IN THE SENATE OF THE UNITED STATES
May 26, 2022
Mrs. Murray (for herself, Ms. Hirono, Ms. Cortez Masto, Mr. Brown, Ms. Baldwin, Mr. Reed, Mr. Schatz, Mr. Blumenthal, Mr. Markey, Ms. Smith, Mr. Menendez, Mr. Kaine, Mr. Merkley, Mr. Sanders, Ms. Cantwell, Mr. Whitehouse, Mrs. Gillibrand, Mr. Heinrich, Ms. Klobuchar, Mr. Wyden, Ms. Stabenow, Mr. Booker, Ms. Rosen, Ms. Warren, Mrs. Shaheen, Ms. Duckworth, Ms. Hassan, Mr. Bennet, and Mrs. Feinstein) introduced the following bill; which was read twice and referred to the Committee on Health, Education, Labor, and Pensions
To require group health plans and group or individual health insurance coverage to provide coverage for over-the-counter contraceptives.
This Act may be cited as the
Affordability is Access Act.
The purpose of this Act is to ensure timely access to affordable birth control by requiring coverage without cost-sharing for oral birth control for routine, daily use that is approved by, or otherwise legally marketed under regulation by, the Food and Drug Administration for use without a prescription.
The Senate finds the following:
Birth control is critical health care that almost all women will use at some point in their lifetimes.
Access to the full range of reproductive health care, including birth control coverage as guaranteed under Federal law, provides people with the opportunity to lead healthy lives and get the care they need to reach their goals.
Family planning has well-documented health benefits for women, newborns, families, and communities and can lower the risk of harm to maternal and infant health.
An estimated 72,000,000 women of reproductive age (ages 15 through 44) live in the United States, of which nearly 70 percent are at risk of having an unintended pregnancy. Sixty-five percent of women of reproductive age are using a contraceptive method and 12 percent of women at risk for unintended pregnancy are not using contraception. The rates of non-use of contraception are highest among those between 15 and 19 years old.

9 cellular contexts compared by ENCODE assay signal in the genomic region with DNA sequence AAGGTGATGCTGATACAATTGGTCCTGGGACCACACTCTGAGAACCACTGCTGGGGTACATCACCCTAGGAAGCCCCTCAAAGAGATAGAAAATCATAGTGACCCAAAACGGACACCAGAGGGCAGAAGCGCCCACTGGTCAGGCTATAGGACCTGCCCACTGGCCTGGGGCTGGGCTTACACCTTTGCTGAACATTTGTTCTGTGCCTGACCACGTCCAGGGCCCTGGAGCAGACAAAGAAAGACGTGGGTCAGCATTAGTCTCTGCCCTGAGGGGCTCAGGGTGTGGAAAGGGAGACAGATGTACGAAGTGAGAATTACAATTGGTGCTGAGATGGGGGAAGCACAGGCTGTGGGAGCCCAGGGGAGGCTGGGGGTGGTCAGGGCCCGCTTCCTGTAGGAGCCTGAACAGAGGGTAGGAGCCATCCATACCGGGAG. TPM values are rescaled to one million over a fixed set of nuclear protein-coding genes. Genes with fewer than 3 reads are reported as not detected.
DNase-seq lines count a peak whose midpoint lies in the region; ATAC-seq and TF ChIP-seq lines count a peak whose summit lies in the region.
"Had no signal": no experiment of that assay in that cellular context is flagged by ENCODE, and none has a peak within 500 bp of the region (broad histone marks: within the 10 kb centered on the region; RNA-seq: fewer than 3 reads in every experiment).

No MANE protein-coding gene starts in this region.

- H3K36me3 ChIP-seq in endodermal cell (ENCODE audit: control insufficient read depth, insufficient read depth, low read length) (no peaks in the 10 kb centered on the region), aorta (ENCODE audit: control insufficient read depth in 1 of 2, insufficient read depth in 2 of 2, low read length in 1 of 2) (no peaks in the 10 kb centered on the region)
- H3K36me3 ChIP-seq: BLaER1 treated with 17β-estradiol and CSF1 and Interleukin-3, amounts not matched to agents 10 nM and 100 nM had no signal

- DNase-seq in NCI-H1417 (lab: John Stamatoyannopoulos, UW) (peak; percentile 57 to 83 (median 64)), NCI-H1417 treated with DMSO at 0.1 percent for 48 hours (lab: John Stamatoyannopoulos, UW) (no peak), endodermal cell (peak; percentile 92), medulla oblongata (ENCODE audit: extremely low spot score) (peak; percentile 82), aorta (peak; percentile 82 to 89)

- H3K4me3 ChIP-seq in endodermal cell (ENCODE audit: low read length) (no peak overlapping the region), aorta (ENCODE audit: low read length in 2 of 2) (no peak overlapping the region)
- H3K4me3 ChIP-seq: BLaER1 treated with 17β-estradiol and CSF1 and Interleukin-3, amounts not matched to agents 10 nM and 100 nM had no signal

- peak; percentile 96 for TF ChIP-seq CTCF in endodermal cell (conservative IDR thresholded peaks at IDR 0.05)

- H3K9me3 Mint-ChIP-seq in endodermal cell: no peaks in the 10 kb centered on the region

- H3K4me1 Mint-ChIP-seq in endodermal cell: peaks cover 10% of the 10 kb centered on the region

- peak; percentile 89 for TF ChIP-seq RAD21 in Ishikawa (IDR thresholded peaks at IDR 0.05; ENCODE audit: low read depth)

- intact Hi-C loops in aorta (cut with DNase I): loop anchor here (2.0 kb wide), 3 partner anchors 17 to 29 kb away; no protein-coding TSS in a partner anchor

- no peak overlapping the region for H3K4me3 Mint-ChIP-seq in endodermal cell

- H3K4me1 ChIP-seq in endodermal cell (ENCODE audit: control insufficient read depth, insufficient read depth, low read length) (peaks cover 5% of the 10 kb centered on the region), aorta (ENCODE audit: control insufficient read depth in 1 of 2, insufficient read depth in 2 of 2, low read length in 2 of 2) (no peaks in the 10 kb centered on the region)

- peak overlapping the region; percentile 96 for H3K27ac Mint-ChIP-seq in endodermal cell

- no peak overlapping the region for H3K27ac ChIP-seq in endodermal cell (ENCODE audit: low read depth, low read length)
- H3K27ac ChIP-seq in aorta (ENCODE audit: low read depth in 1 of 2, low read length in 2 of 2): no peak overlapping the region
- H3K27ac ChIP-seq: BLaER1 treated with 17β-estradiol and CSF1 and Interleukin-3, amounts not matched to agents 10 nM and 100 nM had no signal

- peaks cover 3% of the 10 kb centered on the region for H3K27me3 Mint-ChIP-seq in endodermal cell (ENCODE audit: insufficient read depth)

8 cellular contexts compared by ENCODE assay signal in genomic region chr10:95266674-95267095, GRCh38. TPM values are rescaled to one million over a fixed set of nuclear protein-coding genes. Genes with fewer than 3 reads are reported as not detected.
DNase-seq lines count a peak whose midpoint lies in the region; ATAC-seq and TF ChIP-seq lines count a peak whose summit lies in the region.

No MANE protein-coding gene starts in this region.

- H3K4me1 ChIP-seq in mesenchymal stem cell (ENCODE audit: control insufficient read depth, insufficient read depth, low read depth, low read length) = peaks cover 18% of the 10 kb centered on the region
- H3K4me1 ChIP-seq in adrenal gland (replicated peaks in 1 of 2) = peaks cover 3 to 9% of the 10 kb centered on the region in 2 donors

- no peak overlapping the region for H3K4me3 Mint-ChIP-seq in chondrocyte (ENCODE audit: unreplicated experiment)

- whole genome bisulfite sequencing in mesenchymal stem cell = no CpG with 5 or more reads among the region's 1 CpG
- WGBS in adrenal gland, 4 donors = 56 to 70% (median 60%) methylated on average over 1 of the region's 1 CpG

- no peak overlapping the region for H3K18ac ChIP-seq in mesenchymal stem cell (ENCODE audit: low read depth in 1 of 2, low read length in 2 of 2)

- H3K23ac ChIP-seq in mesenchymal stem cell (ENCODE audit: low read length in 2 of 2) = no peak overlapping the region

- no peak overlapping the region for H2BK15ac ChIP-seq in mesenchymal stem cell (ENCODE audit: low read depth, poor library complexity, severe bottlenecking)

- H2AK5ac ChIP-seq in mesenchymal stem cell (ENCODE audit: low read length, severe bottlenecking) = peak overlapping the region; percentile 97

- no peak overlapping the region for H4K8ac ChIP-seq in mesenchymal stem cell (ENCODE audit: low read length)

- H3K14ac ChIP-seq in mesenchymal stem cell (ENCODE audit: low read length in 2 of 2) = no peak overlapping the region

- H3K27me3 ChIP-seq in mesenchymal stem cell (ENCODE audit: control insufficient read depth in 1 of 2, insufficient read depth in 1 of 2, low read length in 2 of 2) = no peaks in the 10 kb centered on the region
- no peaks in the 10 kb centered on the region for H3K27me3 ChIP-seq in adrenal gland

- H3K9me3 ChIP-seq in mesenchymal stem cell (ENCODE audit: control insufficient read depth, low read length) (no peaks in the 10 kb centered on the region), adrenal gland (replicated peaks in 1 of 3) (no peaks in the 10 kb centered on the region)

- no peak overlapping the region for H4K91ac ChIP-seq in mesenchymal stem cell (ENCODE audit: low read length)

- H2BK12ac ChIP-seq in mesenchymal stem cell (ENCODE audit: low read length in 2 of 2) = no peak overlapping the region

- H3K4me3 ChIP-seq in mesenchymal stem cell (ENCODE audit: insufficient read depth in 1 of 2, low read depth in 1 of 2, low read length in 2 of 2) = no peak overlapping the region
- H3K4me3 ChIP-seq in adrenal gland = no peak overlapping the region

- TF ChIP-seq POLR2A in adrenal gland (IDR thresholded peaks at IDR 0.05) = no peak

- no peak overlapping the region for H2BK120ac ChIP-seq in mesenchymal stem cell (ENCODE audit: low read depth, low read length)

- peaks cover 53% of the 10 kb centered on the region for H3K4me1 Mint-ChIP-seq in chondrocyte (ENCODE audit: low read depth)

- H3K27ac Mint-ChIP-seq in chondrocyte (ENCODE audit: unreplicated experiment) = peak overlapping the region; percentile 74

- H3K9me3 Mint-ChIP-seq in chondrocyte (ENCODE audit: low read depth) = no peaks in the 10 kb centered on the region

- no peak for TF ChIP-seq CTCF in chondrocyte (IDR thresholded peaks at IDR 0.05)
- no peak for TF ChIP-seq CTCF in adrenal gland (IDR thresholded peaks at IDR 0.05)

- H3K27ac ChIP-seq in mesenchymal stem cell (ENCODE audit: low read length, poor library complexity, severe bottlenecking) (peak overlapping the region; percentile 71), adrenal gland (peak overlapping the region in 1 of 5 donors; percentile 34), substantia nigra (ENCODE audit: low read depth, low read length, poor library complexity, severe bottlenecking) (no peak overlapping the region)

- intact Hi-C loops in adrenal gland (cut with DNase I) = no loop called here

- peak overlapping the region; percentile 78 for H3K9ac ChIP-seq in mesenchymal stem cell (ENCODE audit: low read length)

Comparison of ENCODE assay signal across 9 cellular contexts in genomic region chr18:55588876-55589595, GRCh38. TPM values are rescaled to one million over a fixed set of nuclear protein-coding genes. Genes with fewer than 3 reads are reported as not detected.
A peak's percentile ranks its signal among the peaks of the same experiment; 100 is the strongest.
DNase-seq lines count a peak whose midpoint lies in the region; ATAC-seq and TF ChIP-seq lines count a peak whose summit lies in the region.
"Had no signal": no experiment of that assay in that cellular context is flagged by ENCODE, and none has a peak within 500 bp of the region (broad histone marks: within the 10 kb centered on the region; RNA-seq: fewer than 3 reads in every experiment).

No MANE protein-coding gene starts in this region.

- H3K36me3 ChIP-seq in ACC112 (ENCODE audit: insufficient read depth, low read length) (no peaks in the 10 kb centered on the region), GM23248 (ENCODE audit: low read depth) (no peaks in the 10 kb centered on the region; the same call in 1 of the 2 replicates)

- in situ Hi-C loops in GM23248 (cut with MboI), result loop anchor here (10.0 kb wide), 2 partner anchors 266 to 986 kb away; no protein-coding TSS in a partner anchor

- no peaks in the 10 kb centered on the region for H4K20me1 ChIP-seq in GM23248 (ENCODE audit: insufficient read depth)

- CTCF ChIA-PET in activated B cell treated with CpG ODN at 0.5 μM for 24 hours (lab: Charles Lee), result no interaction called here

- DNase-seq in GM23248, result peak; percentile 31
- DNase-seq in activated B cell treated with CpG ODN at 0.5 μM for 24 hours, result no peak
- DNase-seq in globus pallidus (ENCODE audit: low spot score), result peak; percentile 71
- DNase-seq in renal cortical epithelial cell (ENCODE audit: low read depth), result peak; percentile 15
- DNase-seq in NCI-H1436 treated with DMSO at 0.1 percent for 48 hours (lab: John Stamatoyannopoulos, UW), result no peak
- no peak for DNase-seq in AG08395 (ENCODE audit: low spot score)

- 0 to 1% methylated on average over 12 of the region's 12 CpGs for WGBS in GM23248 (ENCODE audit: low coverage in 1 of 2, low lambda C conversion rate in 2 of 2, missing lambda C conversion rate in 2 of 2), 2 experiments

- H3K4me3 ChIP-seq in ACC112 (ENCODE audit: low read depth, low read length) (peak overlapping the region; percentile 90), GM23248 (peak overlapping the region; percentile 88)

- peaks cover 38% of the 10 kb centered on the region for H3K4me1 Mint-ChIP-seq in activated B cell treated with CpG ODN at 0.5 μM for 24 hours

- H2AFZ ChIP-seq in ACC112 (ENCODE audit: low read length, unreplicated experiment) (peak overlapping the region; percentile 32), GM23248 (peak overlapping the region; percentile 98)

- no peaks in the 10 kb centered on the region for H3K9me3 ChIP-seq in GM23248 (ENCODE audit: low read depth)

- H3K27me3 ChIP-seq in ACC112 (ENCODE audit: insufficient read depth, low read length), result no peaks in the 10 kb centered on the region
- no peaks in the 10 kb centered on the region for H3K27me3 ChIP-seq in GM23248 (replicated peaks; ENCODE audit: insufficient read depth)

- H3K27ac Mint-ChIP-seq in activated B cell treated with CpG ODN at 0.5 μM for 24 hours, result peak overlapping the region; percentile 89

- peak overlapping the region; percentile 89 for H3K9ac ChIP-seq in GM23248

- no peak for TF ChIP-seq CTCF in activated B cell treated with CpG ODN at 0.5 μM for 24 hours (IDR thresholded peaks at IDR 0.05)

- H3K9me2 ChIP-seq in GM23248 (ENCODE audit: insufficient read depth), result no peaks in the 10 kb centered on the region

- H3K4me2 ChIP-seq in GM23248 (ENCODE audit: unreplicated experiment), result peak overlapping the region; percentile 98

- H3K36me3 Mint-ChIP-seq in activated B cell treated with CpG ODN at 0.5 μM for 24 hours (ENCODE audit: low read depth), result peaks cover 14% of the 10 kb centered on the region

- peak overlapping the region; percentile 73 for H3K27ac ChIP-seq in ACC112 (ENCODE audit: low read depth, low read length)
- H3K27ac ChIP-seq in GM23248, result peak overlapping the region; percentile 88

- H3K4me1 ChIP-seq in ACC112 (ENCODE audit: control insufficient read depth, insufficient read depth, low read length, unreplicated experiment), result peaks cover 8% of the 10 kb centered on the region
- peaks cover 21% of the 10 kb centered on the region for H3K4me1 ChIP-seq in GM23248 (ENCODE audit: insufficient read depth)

The birth control benefit enacted under the Patient Protection and Affordable Care Act (Public Law 111–148) has been a crucial step forward in advancing access to birth control and has helped ensure 62,100,000 women have the power to decide for themselves if and when to start a family.
Despite legal requirements for birth control coverage and access to services, gaps remain for millions of people. A national survey found that 1 in 3 women have struggled to afford birth control at some point in their lives, and as a result, have used birth control inconsistently. Access to birth control is particularly difficult for people who live in contraceptive deserts and lack reasonable access to a health center that offers the full range of contraceptive methods.
Health disparities persist among people with low incomes, people of color, LGBTQ people, immigrants, and people who lack access to health coverage and health care providers.
There are numerous social and economic barriers that make it harder to access birth control, including rising income and wealth inequality, gaps in insurance coverage and challenges accessing health providers.
Leading health experts support over-the-counter birth control pills.